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An airstrike in the Yemeni northeastern province of al-Jawf has killed at least 31 civilians and injured 12 others, the UN humanitarian coordinator for Yemen said in a statement on Sunday.

“We share our deep condolences with the families of those killed and we pray for the speedy recovery of everyone who has been injured in these terrible strikes,” Lise Grande said in the statement obtained by Xinhua.

“Under international humanitarian law parties which resort to force are obligated to protect civilians. Five years into this conflict and belligerents are still failing to uphold this responsibility,” she added.

The victims were killed in the airstrike on Saturday that targeted a gathering of people at the site where a Tornado warplane of the Saudi-led coalition crashed in al-Masloub district in the southwest of al-Jawf, according to a local tribal source.

The victims were members of three relative families, the source said on condition of anonymity. The strike came hours after the Houthi rebels claimed to have shot down the Tornado warplane.

Meanwhile, the Saudi-led coalition confirmed that a Tornado warplane crashed in al-Jawf during an operation to support Yemen’s government forces. The coalition held Houthis responsible for the lives and safety of the plane’s crew, according to a statement carried by the Saudi-owned Al Arabiya television.

The Saudi-led coalition has been fighting the Iran-allied Houthi rebels since its intervention in the Yemeni conflict in March 2015 to support the internationally-recognized government of Yemeni President Abd-Rabbu Mansour Hadi.

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Japan confirms 70 new coronavirus cases from cruise ship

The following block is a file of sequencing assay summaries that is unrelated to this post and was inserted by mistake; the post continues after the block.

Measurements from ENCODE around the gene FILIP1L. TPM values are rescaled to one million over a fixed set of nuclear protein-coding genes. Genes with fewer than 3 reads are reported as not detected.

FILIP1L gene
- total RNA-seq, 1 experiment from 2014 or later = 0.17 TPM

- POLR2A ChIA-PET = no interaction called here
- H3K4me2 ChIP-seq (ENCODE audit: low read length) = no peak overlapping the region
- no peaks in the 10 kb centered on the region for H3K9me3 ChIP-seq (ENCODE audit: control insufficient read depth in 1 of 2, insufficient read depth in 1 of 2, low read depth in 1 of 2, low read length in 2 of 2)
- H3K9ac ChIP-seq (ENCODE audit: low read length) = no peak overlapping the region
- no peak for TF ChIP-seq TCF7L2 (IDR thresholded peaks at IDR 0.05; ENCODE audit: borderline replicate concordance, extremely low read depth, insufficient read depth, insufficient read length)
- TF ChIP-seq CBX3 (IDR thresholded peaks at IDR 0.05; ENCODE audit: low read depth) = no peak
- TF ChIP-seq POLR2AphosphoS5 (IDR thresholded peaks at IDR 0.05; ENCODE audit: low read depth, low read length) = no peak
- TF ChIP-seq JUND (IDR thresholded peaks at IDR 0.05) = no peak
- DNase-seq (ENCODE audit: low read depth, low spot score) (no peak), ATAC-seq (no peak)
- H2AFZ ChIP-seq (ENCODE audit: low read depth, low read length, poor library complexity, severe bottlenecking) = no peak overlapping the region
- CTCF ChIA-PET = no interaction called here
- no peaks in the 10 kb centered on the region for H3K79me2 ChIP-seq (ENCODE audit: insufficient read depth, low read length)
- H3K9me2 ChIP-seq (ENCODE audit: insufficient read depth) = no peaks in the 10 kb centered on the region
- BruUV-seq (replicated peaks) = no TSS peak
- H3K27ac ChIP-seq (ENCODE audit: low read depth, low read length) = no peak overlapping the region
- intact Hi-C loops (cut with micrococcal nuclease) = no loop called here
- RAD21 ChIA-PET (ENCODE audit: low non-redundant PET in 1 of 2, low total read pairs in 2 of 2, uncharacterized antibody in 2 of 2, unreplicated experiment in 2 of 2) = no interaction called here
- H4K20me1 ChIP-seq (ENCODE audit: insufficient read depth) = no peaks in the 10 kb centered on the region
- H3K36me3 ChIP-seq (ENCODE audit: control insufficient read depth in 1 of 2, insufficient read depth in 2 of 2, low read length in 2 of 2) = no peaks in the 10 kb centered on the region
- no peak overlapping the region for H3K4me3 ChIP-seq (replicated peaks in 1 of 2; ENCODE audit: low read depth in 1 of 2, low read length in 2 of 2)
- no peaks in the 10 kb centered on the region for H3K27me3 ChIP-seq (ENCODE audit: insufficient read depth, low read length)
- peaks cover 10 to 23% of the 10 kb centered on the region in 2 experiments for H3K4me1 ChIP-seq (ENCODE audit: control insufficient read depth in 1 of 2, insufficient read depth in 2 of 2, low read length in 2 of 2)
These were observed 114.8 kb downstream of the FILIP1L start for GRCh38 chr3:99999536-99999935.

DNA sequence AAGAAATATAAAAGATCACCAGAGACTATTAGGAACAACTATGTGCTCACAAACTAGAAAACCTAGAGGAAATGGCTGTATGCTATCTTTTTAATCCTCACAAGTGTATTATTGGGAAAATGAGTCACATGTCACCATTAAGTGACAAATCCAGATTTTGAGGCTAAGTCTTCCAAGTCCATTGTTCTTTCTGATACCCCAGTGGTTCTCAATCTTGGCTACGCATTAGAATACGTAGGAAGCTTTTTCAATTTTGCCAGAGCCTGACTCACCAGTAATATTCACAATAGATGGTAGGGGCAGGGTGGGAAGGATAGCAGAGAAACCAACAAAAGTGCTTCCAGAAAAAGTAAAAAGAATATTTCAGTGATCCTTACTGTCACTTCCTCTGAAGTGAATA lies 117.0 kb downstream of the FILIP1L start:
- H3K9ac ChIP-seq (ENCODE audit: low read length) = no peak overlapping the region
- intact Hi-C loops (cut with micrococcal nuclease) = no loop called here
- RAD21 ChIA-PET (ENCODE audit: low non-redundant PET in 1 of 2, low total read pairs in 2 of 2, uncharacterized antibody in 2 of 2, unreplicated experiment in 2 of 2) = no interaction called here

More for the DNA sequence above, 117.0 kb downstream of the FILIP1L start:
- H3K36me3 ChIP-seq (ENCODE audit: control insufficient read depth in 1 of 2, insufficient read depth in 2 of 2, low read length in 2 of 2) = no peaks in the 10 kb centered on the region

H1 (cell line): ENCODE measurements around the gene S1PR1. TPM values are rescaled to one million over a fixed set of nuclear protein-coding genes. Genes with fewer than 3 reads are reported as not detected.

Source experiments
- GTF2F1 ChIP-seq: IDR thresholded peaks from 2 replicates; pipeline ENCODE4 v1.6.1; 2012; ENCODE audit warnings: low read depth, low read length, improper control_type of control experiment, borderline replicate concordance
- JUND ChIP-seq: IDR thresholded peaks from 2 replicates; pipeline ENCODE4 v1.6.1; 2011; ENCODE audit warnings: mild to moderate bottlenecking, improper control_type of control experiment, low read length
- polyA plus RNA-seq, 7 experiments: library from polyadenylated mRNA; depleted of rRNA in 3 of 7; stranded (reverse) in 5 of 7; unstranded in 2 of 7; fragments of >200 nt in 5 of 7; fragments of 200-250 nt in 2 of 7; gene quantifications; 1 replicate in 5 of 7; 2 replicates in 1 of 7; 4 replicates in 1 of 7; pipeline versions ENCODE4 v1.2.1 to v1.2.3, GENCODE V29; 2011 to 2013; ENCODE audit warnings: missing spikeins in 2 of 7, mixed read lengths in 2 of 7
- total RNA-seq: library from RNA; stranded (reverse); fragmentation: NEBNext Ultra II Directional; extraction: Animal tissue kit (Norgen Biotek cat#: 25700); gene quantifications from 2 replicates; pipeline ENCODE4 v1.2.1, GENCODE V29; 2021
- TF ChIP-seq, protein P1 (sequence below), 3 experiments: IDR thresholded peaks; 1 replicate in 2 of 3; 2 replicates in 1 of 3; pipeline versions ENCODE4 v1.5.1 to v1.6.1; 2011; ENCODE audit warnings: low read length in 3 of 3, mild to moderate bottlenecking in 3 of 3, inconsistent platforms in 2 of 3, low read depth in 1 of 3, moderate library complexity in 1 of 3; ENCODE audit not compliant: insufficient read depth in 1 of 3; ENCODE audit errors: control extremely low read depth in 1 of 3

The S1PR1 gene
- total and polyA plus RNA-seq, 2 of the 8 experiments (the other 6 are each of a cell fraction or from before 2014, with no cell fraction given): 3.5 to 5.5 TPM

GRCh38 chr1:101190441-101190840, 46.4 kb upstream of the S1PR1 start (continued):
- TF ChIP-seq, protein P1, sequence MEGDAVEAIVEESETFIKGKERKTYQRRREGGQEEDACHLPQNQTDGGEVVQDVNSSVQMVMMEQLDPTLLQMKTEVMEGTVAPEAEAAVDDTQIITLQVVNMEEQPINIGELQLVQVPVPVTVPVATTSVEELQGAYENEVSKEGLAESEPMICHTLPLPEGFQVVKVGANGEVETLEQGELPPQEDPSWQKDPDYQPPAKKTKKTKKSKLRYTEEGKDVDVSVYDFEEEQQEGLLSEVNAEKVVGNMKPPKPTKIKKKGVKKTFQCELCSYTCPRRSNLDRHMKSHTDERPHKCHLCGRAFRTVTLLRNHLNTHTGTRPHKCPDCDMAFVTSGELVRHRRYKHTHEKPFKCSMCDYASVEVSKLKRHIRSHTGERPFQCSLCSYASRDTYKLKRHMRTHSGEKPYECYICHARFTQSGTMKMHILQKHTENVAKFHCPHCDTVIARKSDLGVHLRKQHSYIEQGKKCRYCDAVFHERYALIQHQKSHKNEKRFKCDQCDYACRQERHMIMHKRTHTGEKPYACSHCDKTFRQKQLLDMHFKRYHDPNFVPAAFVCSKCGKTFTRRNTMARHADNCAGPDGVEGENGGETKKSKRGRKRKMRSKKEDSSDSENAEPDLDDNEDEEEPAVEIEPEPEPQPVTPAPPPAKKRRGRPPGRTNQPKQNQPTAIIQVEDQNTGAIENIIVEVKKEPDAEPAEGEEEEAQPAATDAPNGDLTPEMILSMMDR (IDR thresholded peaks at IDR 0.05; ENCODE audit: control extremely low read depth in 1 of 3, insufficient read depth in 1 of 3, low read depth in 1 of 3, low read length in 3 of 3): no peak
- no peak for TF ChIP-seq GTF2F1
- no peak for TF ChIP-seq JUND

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Toky, Another 70 people aboard the virus-hit Diamond Princess cruise ship quarantined in Japan’s Yokohama have been tested positive for coronavirus (COVID-19), bringing the total to 355 cases, Health Minister Katsunobu Kato confirmed on Sunday.

The health ministry said that the 70 new cases came out of 289 people tested, bringing the total number of those who have undergone tests to 1,219, Japan Times reported.

The cruise ship arrived in Japan earlier this month with more than 3,700 passengers and crew members from more than 50 countries and regions.

With global attention increasingly focused on the situation, the US Embassy sent a letter on Saturday to Americans aboard saying that a chartered aircraft, set to arrive in Japan on Sunday, would repatriate those who wished to leave the ship.

The US aircraft is set to depart from Haneda Airport in Tokyo on Monday, according to Japanese official japan will also cooperate with other countries that make similar arrangements to evacuate their citizens on the ship, Japanese government officials said.

More than a week has passed since the cruise ship was put under a two-week quarantine at Yokohama port after a passenger who disembarked in Hong Kong was found to be infected with COVID-19, the pneumonia-causing coronavirus.

Japan’s health ministry had initially planned to keep all of the passengers and crew confined on the vessel until Wednesday, when the quarantine is scheduled to end.

But the ministry decided last Thursday to let passengers 80 and older, as well as their traveling companions, leave before the end of the quarantine after they were screened for infection.

Those with pre-existing conditions or who were staying in cabins without windows were prioritized for disembarkation.